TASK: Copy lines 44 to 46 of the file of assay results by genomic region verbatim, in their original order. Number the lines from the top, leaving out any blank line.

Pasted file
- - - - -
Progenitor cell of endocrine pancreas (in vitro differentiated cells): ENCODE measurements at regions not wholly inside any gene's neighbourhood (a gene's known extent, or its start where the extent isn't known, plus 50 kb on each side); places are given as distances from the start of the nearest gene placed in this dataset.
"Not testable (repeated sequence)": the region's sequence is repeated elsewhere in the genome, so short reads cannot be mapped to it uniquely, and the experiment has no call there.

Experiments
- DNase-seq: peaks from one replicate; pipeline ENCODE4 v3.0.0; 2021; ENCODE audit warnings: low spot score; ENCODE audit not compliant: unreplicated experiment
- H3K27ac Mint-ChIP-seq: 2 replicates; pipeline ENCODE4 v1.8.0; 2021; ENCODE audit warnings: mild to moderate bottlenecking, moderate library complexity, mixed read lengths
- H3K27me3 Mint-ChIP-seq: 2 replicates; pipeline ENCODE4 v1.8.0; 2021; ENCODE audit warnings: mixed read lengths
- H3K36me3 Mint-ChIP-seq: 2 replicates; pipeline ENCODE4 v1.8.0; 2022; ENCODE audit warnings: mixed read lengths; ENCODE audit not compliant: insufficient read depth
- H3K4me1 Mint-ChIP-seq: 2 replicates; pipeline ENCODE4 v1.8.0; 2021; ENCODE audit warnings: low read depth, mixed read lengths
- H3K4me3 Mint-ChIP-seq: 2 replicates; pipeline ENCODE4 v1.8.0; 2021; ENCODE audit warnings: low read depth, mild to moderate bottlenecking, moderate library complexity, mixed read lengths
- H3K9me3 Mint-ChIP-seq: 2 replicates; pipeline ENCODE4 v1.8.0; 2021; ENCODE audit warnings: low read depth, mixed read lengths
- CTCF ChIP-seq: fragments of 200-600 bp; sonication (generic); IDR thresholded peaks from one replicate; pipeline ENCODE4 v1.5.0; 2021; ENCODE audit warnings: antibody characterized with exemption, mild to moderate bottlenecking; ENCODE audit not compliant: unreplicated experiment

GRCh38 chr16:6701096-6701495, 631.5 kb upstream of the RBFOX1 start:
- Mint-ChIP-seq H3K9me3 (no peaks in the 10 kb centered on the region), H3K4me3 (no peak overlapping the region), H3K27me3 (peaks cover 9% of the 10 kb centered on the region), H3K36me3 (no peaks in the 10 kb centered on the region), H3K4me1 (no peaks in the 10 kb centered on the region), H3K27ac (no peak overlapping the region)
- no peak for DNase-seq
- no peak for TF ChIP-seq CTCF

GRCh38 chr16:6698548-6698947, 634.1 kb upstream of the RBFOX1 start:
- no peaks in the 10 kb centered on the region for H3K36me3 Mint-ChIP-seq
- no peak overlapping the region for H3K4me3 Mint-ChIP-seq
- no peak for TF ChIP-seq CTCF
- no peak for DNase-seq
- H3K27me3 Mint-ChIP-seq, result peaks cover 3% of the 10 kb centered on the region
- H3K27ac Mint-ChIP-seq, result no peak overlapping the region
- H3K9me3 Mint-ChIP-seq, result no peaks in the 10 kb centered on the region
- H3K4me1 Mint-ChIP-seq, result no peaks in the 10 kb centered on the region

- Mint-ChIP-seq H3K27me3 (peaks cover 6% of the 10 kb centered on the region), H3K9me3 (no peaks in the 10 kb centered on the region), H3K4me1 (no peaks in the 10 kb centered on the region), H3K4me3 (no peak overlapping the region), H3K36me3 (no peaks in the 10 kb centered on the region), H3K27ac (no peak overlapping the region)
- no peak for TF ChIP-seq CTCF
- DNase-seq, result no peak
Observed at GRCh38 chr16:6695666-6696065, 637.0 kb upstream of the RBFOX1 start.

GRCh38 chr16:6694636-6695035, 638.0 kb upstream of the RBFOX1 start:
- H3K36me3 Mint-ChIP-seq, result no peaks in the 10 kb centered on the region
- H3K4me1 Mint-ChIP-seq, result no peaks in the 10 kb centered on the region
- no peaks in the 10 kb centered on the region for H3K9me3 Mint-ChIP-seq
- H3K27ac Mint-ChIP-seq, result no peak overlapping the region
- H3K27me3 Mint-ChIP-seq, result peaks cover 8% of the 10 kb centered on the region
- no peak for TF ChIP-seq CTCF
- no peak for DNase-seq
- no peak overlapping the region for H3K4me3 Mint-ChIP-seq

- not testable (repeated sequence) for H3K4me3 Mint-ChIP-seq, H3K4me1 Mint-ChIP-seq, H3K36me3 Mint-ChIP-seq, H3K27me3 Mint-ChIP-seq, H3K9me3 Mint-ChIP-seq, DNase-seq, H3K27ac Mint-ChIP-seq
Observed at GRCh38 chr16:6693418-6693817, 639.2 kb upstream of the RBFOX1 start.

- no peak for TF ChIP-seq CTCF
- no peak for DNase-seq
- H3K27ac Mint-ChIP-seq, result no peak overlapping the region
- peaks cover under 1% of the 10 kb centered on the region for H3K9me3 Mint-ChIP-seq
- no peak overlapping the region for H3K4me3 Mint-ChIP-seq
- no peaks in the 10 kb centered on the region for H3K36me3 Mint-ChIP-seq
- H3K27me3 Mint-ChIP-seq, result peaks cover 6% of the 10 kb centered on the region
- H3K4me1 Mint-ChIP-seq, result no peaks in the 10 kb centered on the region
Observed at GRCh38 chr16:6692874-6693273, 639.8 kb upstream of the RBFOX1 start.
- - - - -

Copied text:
- no peak overlapping the region for H3K4me3 Mint-ChIP-seq
- no peaks in the 10 kb centered on the region for H3K36me3 Mint-ChIP-seq
- H3K27me3 Mint-ChIP-seq, result peaks cover 6% of the 10 kb centered on the region